Charts Their Use and Abuse

Ever since 1842, charts have played a prominent part in the presentation of the advent message.

By C. A. REEVES, Evangelist, London, England

Ever since 1842, when Charles Fitch prepared his historic chart ("The Great Controversy" page 392) to illustrate the visions of Daniel and Revelation, charts have played a prominent part in the presentation of the advent message. We think of Captain Joseph Bates pressing on from place to place. Wherever he could gather a company of people in some schoolroom or by the roadside, he would hang up the inevitable chart to impress more strongly the truth of his words. Speak­ing to city evangelists, the Spirit of prophecy counsels:

"in the cities of today, where there is so much to attract and please, the people can be interested by no ordinary efforts. Ministers of God's appointment will find it necessary to put forth extraordinary efforts in order to arrest the attention of the multitudes. . . . They must make use of every means that can possibly be devised for causing the truth to stand out clearly and distinctly."—"Gospel Workers," pp. 345, 346.

"By the use of charts, symbols, and representations of various kinds, the minister can make the truth stand out clearly and distinctly. This is a help, and in har­mony with the word of God."—"Testimonies," Vol. IX, p. 142.

Everyone is interested in pictures. We are living in a picture-conscious age. This is proved by the large and increasing number of illustrated papers published, and by the wide­spread attendance at the cinema. Therefore, in utilizing every aid that will help to reach the minds and hearts of the multitude, the wide-awake and successful evangelist will not overlook the use of well-chosen charts. He will seek to "teach by illustrations," as we are admonished to do in "Counsels to Teach­ers," page 234.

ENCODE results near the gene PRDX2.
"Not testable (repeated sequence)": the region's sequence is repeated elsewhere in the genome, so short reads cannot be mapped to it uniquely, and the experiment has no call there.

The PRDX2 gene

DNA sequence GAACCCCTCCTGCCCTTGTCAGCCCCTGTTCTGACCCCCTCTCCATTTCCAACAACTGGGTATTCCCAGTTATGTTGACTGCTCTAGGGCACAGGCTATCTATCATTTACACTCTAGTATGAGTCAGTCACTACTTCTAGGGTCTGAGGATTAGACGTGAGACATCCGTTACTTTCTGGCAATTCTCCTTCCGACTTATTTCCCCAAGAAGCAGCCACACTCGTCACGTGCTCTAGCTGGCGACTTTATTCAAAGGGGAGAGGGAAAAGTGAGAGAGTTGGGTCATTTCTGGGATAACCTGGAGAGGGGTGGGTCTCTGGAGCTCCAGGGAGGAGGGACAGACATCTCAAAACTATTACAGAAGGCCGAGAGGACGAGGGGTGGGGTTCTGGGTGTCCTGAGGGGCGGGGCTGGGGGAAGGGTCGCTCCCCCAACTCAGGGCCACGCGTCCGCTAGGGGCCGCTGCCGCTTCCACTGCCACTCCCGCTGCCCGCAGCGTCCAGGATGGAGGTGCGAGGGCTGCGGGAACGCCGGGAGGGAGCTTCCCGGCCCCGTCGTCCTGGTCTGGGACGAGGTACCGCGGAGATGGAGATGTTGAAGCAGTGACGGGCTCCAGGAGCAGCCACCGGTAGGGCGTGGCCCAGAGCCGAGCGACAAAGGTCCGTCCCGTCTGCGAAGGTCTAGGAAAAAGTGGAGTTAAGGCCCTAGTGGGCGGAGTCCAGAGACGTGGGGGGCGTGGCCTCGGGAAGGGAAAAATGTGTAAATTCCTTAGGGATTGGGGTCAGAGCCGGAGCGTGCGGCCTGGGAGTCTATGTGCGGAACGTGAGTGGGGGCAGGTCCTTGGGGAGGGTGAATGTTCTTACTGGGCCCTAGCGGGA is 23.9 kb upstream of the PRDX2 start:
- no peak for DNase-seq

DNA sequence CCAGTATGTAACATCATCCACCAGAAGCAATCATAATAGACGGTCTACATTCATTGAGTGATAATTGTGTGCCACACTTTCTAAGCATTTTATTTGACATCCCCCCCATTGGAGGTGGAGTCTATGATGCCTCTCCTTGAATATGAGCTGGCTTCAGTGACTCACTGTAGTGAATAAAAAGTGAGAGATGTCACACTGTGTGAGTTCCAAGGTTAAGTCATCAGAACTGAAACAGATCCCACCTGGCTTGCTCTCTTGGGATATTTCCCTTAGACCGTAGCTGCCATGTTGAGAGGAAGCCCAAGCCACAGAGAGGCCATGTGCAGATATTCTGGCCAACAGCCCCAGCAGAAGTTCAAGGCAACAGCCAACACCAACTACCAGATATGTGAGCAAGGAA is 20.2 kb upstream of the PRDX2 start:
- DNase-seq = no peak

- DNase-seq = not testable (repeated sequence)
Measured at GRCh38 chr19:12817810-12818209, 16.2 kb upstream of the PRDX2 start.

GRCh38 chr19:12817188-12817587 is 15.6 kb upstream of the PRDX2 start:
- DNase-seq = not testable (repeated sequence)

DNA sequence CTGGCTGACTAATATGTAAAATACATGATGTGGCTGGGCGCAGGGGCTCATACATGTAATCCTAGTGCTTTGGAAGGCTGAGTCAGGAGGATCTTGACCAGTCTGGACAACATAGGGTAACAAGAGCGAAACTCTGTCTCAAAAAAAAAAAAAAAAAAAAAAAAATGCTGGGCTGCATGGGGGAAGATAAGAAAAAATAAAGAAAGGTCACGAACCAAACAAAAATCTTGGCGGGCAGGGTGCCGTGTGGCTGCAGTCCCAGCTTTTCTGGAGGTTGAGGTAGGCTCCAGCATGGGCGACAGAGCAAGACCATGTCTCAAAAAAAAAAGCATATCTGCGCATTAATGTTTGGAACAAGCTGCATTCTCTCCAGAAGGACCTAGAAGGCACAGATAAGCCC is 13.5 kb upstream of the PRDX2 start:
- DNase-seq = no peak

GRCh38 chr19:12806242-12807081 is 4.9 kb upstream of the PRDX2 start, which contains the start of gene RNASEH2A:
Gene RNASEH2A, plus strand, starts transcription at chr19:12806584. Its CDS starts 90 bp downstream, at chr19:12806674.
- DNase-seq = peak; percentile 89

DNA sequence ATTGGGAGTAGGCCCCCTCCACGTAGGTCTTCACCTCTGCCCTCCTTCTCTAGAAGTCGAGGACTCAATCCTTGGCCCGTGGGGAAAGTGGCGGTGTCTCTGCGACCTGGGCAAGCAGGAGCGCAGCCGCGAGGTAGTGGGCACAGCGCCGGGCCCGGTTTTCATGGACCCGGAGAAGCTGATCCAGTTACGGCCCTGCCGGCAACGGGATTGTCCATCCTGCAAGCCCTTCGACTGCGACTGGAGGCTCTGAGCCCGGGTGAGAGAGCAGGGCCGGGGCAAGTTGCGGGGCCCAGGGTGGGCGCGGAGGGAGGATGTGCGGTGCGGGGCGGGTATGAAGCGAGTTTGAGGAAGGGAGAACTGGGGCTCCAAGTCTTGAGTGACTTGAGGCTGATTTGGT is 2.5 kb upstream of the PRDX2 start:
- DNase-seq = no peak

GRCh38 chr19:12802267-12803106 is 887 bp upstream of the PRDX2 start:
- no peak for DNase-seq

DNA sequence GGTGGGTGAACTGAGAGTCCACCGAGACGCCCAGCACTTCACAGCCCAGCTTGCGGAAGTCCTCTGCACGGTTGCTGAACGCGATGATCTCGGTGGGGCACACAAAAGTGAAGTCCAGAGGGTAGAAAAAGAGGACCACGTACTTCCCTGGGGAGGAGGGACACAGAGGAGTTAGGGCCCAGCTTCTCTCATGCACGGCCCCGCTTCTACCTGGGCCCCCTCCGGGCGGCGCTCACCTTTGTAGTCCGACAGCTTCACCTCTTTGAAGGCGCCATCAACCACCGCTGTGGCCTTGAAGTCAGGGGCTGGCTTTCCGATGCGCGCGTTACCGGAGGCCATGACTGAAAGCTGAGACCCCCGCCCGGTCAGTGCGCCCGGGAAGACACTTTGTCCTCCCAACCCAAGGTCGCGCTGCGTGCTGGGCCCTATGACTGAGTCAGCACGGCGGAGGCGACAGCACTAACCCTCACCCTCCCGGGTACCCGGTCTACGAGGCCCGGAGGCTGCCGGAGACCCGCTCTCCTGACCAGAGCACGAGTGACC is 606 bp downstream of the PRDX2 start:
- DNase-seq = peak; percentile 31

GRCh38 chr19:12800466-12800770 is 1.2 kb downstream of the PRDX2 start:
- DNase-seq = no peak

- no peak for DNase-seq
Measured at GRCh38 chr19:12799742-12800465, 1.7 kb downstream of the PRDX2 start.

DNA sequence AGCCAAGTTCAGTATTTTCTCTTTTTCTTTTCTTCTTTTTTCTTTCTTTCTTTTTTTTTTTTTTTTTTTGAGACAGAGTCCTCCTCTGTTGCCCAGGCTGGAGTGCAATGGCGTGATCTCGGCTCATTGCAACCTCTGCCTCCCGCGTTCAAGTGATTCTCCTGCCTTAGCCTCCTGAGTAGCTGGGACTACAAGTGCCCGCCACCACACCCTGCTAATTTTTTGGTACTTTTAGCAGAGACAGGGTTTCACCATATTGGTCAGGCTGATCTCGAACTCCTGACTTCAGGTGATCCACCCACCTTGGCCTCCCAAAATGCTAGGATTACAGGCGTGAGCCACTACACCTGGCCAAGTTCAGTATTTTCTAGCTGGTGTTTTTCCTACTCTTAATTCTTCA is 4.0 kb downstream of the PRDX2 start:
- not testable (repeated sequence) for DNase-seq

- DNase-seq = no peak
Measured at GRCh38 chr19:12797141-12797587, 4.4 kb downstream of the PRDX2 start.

We should appeal to two of the senses at one time—the ear and the eye. And tests show that a fact seen is remembered 90 per cent bet­ter than a fact heard. Along with oral preach­ing, therefore, should go visual teaching. Charts help to make the message stand out vividly.

In the preparation of charts it is necessary to remember continually that the effective value of a chart is in what it suggests to a con­gregation, and not in what the speaker sees in it. A chart intended to portray some special feature should have that feature very clearly shown or indicated. And in order to bring this point clearly before the people, it might be necessary sometimes to exaggerate some­what the object, or special feature.

I think it best to avoid the use of a chart which shows a number of unrelated prophetic symbols, or one depicting many different lines of time prophecy. The people grasp the sub­ject more easily when the chart is made to illustrate one topic rather than a number of topics or prophecies. The very mass of ma­terial on some charts has tended to overwhelm and confuse.

The more complicated time prophecies, such as the 2300 days and the millennium, are best presented from a chart that can be built up step by step as the preacher develops his theme. The attention of the people is held as they watch the gradual unfolding of the prophecy before their eyes. There is thus no possibility of their anticipating what the speaker will say next or of their attention's wandering to later sections of the time prophecy still undealt with.

I have found that a good size for such a chart is fifteen feet long by five feet wide. The base line of the time prophecy is provided by stitching a length of black tape, half an inch wide, along the bottom of the chart, twelve inches from the edge. Small hooks are fixed at appropriate places, so that cards show­ing certain dates or events can be located on the chart as the address proceeds.

In the general preparation and use of charts, the following points might profitably be kept in mind:

1. Obtain the services of a skilled artist. Se great a message as ours is surely worthy of the best that thought and art can give.

2. Use material on which the paint does not crack when the chart is folded.

3. Make charts large enough so that details are easily seen by the audience.

4. Use bright and contrasting colors.

5. Avoid giving the prophetic symbols too fearsome and hideous an appearance. I have heard of people who actually had nightmares after seeing a prophetic monster of this type.

6. Generally speaking, we can find good copy for charts in the illustrations in our standard denomi­national literature.

7. Avoid the use of old-fashioned charts, which because of their out-of-date appearance fail to do credit to the cause we represent.

8. The preacher must not sermonize about the chart. The chart should illustrate and be subservient to the address.

9. Always aim for simplicity, accuracy, and dignity in the use of charts in an evangelistic series.

*Paper presented at British Ministerial Institute, Watford, England, May, 1938.


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By C. A. REEVES, Evangelist, London, England

February 1939

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